rpatel8

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I am confused. I don't know if its from overstudying or what but here is my question.

So in biology, we are taught that catabolism releases energy and drives anabolism. For example, the hydrolysis of ATP releases energy and is exothermic. Anabolism requires energy to make more complex structures.

But this is where I am confused. In chem, we are taught that breaking bonds requires energy and is endothermic and making bonds releases energy and is exothermic. Am I getting something backwards here or can these concepts not be related like I am trying to do?
 
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It is a good question. I think it's because the types of bonds. The bonds of ATP contain so much energy because of the electrostatic repulsion. And itay take a little bit of energy to break but it releases more energy than required.
 
Jul 7, 2011
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I am confused. I don't know if its from overstudying or what but here is my question.

So in biology, we are taught that catabolism releases energy and drives anabolism. For example, the hydrolysis of ATP releases energy and is exothermic. Anabolism requires energy to make more complex structures.

But this is where I am confused. In chem, we are taught that breaking bonds requires energy and is endothermic and making bonds releases energy and is exothermic. Am I getting something backwards here or can these concepts not be related like I am trying to do?
I think you're getting the term exothermic and exergonic mixed. Hydrolysis of ATP is endothermic, but weakly.

edit: also, the form of energy released in an exothermic reaction is typically heat or light. In exergonic, it's energy in the form of work that's released.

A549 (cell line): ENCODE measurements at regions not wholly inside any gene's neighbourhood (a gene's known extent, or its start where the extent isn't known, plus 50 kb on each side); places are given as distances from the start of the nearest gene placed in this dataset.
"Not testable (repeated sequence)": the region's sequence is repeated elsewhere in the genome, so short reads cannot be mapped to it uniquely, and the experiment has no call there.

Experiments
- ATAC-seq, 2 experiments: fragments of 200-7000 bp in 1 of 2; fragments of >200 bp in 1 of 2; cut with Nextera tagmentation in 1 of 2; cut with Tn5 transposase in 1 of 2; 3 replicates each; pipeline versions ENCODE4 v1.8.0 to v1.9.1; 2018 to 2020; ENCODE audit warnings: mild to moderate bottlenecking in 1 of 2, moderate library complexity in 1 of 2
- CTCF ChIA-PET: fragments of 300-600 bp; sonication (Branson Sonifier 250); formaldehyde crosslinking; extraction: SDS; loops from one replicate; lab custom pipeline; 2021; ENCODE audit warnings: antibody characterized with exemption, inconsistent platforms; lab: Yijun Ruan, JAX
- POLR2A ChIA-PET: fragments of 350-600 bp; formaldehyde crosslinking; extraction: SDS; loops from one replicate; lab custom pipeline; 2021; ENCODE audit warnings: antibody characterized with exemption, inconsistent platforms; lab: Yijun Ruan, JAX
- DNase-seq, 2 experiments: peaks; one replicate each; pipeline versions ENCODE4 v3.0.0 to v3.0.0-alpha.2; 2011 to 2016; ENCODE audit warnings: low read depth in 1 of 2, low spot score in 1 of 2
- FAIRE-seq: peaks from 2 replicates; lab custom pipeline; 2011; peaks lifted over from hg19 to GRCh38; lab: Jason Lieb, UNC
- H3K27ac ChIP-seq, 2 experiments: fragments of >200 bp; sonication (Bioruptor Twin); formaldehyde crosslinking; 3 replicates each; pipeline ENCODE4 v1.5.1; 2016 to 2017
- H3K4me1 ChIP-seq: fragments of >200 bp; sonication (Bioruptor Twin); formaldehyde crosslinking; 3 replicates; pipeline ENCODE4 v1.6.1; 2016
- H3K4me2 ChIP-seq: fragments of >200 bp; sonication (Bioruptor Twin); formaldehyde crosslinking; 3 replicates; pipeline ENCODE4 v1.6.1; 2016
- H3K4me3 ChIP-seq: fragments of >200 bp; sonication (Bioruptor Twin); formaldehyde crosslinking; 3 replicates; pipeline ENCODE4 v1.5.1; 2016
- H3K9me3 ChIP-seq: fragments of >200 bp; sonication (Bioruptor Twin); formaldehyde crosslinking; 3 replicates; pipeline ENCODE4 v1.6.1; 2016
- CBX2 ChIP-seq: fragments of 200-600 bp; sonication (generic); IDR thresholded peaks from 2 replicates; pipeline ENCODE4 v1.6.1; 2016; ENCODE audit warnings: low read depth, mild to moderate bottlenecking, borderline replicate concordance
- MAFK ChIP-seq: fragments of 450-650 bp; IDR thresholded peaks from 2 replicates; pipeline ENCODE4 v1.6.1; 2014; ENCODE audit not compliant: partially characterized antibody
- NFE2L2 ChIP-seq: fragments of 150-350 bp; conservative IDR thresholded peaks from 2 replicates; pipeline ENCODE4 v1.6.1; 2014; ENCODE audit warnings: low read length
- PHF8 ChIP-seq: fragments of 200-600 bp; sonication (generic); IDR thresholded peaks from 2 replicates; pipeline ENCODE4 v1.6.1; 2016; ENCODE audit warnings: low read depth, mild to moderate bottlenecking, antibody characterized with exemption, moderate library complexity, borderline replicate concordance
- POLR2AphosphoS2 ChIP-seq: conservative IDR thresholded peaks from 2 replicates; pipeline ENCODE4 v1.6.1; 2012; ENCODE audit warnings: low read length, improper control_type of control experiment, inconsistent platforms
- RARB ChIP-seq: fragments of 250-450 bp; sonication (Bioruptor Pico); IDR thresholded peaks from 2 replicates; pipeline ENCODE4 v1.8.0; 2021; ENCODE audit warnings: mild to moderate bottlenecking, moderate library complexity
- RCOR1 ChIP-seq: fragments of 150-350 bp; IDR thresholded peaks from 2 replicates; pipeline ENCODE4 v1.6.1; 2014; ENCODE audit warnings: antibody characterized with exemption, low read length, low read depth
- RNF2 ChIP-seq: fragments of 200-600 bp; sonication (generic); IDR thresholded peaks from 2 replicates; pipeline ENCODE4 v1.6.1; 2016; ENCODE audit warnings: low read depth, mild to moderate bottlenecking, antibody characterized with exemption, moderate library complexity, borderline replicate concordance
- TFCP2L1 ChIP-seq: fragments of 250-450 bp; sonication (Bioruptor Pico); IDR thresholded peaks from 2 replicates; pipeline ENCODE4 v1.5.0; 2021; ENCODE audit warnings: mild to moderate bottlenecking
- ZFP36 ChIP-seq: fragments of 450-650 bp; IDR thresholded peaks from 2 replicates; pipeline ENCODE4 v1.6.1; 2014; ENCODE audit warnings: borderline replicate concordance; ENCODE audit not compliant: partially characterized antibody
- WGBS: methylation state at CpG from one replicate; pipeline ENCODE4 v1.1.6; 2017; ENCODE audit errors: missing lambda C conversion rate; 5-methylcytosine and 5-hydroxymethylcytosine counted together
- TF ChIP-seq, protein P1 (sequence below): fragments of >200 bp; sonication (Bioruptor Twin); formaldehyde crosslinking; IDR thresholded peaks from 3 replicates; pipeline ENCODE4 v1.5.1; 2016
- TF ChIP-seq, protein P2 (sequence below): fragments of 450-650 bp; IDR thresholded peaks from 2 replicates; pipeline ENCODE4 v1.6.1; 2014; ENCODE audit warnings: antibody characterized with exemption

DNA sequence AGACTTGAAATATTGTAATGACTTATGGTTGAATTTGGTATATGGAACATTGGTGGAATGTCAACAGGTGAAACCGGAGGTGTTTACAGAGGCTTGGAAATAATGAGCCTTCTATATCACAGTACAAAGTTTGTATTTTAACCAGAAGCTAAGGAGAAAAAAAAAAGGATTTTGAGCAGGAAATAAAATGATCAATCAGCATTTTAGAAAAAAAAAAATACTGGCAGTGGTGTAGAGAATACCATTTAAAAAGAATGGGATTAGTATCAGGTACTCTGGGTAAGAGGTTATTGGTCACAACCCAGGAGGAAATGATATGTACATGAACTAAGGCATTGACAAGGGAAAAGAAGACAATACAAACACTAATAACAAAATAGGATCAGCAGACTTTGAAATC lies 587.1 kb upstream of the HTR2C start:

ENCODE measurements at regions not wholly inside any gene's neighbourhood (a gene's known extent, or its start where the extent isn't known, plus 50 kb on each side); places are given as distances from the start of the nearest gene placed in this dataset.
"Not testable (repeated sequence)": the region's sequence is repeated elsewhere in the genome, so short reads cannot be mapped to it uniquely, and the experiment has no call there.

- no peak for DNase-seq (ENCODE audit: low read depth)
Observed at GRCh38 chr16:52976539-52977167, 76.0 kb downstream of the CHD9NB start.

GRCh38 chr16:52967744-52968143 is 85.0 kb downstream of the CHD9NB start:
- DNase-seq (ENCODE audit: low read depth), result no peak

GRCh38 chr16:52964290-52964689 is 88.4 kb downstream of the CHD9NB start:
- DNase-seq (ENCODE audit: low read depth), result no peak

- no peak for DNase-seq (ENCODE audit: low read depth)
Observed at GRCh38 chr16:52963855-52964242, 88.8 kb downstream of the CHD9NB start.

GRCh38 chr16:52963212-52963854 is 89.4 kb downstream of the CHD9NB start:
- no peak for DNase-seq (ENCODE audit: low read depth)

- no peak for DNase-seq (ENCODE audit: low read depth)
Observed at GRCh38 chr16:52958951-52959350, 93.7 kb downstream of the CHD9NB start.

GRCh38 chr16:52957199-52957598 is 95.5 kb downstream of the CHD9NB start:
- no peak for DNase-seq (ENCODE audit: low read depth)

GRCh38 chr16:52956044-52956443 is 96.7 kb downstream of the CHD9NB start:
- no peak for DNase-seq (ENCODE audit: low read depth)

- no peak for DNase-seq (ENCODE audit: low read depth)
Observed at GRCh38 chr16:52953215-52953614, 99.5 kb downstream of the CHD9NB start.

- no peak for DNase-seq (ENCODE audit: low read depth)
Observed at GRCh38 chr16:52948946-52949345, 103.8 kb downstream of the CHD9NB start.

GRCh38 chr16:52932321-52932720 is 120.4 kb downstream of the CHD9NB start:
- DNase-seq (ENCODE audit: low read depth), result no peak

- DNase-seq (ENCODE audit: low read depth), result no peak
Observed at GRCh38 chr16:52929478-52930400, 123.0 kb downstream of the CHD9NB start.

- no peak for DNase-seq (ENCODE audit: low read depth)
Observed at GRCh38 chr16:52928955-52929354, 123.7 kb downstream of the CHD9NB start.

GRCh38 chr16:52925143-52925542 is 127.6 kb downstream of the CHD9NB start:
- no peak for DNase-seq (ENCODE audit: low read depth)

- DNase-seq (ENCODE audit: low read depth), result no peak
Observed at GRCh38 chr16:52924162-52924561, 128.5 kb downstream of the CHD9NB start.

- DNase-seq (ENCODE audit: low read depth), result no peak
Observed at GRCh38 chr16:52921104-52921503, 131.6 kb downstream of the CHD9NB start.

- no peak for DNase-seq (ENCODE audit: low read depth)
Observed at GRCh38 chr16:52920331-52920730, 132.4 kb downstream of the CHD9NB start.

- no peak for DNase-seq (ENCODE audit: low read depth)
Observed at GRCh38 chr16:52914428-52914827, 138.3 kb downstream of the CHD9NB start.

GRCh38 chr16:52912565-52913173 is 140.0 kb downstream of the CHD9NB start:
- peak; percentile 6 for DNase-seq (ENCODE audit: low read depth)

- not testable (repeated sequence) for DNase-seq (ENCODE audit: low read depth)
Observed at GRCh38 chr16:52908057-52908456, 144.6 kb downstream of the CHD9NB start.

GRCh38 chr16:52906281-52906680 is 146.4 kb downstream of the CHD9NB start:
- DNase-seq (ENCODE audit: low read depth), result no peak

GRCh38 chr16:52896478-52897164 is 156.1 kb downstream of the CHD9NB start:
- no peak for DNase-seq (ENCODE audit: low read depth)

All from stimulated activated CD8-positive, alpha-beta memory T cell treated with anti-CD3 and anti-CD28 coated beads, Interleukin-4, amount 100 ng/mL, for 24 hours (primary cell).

edit edit: scanned the wiki page, cleavage of the phosphate bond is actually exothermic, too. It's exothermic because the HBonds formed between ADP and Pi is stronger than the cleaved bond. TIL
 
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radmazindds

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The ADP-P bond in ATP is exceptionally high in energy (aka very unstable) and breaking it is exothermic because that would stabilize the molecule.

On the other hand, breaking the bonds of glucose, for example, DOES require an initial input of energy, but the net result is a higher yield of energy (like an investment).

Not sure if that answered your question but that's how I'm seeing it.

I am confused. I don't know if its from overstudying or what but here is my question.

So in biology, we are taught that catabolism releases energy and drives anabolism. For example, the hydrolysis of ATP releases energy and is exothermic. Anabolism requires energy to make more complex structures.

But this is where I am confused. In chem, we are taught that breaking bonds requires energy and is endothermic and making bonds releases energy and is exothermic. Am I getting something backwards here or can these concepts not be related like I am trying to do?
 

rpatel8

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On Topscore 1, there was a question that asked about the hydrolysis of ATP. The answer choices included "drives cellular work" AND "is an exergonic process". Wouldn't both of those be valid answer choices?
 

radmazindds

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An exergonic process is one in which the products are more stable than the reactants.

Sounds right to me. What did they have as the correct answer?

On Topscore 1, there was a question that asked about the hydrolysis of ATP. The answer choices included "drives cellular work" AND "is an exergonic process". Wouldn't both of those be valid answer choices?
 
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I think you're generalizing bonding. Some are thermodynamically favorable because the proiducts result in a lower potential energy. Think about ATP formation, you have to force three negatively charged phosphates in close proximity. This is quite a bit of potential energy, and will need an "investment" of energy. This is accomplished by the coupling of the breakdown of a molecule that releases even more free energy than is required to form the ATP. In the case of oxidative phosphorylation, the potential energy built up from the electrochemical gradient of the ETC provides this source of free energy. The subsequent "fall" of the protons is coupled to the formation of ATP. Likewise, the hydrolysis of ATp provides the free energy to drive lesser endothermic processes.
 

crew09

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damn.

Checked 2 sources and they both say hydrolysis of ATP is EXERgonic.

Wiki

The description and typical textbook labeling of ATP phosphanhydridic bonds as "high energy bonds" can be very misleading to students. These bonds are in fact relatively weak. They do involve high energy electrons but the bonds themselves are quite easy to break.